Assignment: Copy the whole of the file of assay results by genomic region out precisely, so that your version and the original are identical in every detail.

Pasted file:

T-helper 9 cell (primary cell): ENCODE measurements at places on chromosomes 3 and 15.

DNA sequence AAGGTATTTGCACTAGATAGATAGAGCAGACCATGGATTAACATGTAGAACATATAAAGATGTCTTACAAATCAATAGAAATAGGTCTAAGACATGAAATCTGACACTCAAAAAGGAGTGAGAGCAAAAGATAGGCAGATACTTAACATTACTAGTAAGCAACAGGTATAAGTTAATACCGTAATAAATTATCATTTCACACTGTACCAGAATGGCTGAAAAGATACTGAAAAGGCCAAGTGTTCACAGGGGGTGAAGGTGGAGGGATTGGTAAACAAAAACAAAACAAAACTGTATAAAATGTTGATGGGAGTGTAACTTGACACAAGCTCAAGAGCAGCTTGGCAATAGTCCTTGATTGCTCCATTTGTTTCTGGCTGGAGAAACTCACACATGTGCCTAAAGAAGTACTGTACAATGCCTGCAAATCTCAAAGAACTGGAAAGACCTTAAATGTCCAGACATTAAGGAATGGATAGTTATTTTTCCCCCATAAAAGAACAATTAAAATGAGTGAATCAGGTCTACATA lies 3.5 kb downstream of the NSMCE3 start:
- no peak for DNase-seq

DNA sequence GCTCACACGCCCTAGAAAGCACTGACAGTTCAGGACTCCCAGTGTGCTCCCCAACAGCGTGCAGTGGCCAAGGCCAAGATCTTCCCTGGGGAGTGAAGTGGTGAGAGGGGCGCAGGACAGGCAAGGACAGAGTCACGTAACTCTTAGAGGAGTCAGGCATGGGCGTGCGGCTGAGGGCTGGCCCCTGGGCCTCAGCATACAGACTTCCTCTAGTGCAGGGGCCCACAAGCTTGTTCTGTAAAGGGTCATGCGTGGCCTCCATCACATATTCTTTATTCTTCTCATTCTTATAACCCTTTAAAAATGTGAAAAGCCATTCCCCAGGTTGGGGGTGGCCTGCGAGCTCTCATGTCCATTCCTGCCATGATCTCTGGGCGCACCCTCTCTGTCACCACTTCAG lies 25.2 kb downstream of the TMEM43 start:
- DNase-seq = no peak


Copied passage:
T-helper 9 cell (primary cell): ENCODE measurements at places on chromosomes 3 and 15.

DNA sequence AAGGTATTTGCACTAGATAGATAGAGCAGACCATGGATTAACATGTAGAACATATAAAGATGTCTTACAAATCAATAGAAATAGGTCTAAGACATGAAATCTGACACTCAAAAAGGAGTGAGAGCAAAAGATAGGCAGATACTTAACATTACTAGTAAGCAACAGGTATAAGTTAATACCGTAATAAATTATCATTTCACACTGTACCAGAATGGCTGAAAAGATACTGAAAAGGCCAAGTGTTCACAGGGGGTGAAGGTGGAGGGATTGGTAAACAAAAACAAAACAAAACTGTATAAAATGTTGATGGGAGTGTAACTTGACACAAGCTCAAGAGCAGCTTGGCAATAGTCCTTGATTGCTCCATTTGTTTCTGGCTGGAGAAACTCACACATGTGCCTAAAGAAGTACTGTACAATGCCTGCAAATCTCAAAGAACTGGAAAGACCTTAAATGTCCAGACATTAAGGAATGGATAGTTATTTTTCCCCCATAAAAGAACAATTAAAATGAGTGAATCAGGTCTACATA lies 3.5 kb downstream of the NSMCE3 start:
- no peak for DNase-seq

DNA sequence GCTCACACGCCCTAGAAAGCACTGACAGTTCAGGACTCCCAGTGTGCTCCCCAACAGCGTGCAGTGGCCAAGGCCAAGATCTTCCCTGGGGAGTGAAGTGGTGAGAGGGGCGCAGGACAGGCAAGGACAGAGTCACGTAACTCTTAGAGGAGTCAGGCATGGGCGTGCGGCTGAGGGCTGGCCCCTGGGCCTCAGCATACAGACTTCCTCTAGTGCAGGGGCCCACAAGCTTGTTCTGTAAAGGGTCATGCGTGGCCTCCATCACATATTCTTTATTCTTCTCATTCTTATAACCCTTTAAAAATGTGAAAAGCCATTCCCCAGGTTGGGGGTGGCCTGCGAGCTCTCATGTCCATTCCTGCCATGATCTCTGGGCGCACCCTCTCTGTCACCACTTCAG lies 25.2 kb downstream of the TMEM43 start:
- DNase-seq = no peak